Hate to cook?

Herald/CATRINA RAWSON - Meredith Viguers owns Let Us Do the Cooking, located in W.S. Young Plaza at 2201 South W.S. Young Drive in Killeen.

By Don Bolding

Killeen Daily Herald

Meredith Viguers has become a pillar of the food service business in three short years with her Let Us Do the Cooking, but neither the startup nor any major expansion was her idea. She's just been responding to "why-don't-you" questions from customers.

First, she was doing a lot of cooking in her home, just for friends and for free, and her friends asked why she didn't start a little business while her husband, Jonathan, was deployed to Iraq. So she started marketing home-cooked meals for individuals and families.

The first customers asked why she didn't start catering. So Viguers did that, mostly by herself, but soon she needed help.

"At first, catering for 50 was a lot. Then that was easy, and then 100 was a lot. Now we cater events for 1,000 or 1,200 people, and we think 'only 200 people' is a snap," Viguers said.

The latest "why-don't-you" resulted in a small restaurant carrying the name Let Us Do the Cooking in W.S. Young Plaza at 2201 S. W.S. Young Drive.

A franchised home-cooking, carry-out business named Dream Dinners was vacating the space and selling some fixtures, and the owners said she should consider moving in.

Refrigerators and other big items with plumbing were already there, plus a lease with 18 months remaining.

The only major project was installing an industrial-strength stove and attachments, and the cafeteria-style facility opened Sept. 23. Even the colors, a rusty red and mustard yellow, closely matched the ones already on Let Us Do the Cooking's logo.

"We first talked to them in February and asked for time because most of the military balls are in March and April and then we have weddings in the early summer. We asked them to hold off until July to give us time to work on it," Viguers said.

"I've just let business dictate how I've grown," she said. "And I've never stopped offering takeout home cooking because those customers were my bread and butter in the beginning, and I'm not going to forget them. And I've been careful not to grow so fast that I have to cut corners on quality."

The takeout business is a fertile field, Viguers said, because most local restaurants are national brands.

"Most are good, but there's a huge longing for homemade comfort food among people without much time to prepare it themselves,"

The restaurant is open for lunch, 11 a.m. to 2 p.m., Monday through Friday so the catering and takeout activities can keep going with a full head of steam.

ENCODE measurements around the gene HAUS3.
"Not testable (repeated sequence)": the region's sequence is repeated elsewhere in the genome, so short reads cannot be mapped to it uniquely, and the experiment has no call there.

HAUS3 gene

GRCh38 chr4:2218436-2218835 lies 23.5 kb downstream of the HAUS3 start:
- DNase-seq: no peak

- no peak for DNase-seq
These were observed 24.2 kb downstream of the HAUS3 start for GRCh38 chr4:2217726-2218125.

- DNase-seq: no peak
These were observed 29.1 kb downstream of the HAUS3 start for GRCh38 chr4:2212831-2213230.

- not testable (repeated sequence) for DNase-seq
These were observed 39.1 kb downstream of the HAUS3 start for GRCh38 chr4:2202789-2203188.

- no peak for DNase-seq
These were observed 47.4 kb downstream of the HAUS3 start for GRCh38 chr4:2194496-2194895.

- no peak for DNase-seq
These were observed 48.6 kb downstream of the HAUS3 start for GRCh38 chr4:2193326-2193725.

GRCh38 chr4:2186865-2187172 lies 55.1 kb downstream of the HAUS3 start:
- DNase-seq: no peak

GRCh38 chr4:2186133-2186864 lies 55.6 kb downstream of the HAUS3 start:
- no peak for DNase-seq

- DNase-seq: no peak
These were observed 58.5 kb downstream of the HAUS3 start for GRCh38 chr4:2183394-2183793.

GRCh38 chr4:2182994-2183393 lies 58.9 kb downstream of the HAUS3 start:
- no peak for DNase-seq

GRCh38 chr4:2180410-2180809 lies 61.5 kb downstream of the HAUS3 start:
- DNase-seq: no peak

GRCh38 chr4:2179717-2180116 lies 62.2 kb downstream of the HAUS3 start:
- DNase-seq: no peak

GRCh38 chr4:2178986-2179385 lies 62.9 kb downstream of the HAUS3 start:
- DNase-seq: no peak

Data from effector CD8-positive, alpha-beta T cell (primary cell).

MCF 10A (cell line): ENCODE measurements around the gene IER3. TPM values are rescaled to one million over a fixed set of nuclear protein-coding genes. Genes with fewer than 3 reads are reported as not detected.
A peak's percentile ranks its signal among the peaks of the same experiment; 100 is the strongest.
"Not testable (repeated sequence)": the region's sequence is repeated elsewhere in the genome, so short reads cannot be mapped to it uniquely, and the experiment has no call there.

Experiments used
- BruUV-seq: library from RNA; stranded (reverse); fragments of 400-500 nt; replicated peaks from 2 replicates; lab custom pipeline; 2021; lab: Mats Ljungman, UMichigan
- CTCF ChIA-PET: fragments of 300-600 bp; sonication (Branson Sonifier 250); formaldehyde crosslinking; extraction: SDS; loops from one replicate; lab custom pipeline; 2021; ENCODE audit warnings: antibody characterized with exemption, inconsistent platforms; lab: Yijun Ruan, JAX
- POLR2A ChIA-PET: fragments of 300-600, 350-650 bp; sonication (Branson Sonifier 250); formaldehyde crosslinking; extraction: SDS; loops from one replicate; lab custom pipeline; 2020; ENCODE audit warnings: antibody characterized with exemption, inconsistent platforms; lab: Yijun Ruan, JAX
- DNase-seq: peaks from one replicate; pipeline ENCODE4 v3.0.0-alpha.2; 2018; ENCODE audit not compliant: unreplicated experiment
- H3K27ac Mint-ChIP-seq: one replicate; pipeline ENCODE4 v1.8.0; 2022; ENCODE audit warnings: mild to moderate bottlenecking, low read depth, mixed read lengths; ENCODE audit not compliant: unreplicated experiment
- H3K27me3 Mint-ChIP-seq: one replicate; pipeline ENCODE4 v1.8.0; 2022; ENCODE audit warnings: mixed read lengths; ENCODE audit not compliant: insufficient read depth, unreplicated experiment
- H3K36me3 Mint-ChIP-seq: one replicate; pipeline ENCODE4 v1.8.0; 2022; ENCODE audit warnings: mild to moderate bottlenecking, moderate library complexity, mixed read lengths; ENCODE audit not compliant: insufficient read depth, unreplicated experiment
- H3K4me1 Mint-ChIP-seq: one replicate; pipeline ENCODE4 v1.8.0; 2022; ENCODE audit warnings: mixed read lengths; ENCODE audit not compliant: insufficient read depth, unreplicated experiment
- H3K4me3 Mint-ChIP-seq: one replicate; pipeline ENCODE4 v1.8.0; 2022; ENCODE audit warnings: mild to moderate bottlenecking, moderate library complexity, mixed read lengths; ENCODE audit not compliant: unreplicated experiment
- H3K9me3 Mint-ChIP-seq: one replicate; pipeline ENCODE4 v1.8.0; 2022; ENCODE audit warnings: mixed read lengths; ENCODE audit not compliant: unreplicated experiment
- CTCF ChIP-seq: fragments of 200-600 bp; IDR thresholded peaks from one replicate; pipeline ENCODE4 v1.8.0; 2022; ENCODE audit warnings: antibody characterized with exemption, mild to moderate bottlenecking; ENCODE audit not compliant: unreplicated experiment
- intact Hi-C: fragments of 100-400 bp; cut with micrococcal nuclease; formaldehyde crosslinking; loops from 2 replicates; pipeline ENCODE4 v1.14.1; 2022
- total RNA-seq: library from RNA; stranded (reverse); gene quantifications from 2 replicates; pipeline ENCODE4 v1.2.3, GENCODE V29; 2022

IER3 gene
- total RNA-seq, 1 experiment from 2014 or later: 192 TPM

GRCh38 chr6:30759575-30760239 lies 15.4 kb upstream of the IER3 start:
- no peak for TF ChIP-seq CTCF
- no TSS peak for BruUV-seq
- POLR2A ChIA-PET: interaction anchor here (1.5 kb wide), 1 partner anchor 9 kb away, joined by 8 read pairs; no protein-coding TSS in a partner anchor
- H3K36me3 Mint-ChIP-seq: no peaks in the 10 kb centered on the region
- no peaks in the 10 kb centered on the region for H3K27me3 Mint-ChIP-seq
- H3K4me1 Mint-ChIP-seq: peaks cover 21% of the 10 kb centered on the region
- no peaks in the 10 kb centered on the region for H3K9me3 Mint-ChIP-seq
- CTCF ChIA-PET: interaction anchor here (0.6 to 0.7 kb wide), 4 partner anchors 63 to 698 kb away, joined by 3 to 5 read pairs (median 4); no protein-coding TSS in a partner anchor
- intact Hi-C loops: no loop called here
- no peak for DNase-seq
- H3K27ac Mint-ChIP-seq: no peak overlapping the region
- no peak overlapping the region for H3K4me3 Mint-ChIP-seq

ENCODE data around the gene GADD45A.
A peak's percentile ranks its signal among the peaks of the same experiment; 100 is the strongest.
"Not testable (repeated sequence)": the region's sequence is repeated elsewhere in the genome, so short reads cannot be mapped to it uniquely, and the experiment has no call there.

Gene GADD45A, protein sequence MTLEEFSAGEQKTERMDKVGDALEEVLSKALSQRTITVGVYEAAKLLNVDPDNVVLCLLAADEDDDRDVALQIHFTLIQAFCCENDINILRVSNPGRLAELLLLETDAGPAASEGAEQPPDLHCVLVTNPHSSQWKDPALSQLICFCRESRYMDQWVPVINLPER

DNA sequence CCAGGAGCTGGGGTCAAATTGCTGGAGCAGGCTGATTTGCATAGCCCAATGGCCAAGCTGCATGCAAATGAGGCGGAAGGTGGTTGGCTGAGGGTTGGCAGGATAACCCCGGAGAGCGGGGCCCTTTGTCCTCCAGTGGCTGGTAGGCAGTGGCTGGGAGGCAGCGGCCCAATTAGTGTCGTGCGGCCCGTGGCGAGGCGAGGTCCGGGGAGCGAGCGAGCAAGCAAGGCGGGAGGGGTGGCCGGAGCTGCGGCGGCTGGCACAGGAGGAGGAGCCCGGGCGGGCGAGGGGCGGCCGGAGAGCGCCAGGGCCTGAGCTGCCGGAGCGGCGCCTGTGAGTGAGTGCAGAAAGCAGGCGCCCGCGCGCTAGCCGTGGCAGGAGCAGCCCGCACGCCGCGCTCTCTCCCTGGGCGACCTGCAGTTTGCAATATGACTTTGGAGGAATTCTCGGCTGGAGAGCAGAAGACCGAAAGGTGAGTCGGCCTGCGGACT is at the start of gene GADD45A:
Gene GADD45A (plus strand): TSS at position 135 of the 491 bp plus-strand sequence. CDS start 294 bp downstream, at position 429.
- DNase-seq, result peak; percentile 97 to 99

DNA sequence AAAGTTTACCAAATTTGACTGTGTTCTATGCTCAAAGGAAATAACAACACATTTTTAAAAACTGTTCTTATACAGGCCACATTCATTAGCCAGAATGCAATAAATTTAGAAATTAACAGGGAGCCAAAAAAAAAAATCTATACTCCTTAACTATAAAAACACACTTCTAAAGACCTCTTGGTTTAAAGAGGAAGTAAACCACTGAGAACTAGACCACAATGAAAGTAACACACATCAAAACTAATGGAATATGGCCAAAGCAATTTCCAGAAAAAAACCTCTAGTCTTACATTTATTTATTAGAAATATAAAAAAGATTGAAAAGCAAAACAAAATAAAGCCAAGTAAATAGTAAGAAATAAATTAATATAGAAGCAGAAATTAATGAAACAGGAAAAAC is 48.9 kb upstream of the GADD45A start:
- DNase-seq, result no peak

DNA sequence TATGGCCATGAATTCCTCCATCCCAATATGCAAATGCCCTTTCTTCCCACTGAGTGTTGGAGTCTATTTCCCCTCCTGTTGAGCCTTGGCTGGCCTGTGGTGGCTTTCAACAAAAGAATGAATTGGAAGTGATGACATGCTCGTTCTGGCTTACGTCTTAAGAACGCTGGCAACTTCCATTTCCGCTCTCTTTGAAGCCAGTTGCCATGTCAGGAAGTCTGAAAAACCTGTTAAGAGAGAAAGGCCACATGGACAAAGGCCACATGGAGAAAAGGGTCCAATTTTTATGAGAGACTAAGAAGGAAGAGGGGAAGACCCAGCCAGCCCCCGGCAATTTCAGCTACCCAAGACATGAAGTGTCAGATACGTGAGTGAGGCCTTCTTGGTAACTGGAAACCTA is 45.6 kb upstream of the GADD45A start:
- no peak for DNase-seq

The menu is standard with variations on beef tips, pork chops and other homestyle entrees with sides, and a display case offers containers with four to six servings of lasagna and casseroles.

"My measure of success is seeing familiar faces visiting again," Viguers said.

Shortly after she started the home-based business, she converted the family's kitchen to allow preparation for 300 or so meals to be transported to events, and the restaurant's kitchen can handle about 400 more.

The largest events are usually either at Fort Hood or at the Killeen Civic and Conference Center. The conference center has preparation facilities of its own.

A slow week involves two catering events. December means three or four events a day with the company's one van and one truck shuttling back and forth to the kitchens, often with the aid of family cars.

Since the business' startup, Viguers' husband has retired from the Army and become a Killeen firefighter and emergency medical technician.

Viguers said her husband works 24 hours on and 48 off, and those 48 hours are devoted to Let Us Do the Cooking. Her parents moved from Florida to join the business.

Other than family, all her help is part-time contract labor, and she has a database of several hundred people. Only in the heaviest crunch times does she have to call on temporary agencies.

"It's been a steep learning curve. I had been a bank manager and done some other things before, but none of them involved food service. But it hasn't been hard because I've just responded to what people wanted, saying, 'OK, I'll do it' and then figuring out a way."

Contact Don Bolding at dbolding@kdhnews.com or (254) 501-7557.

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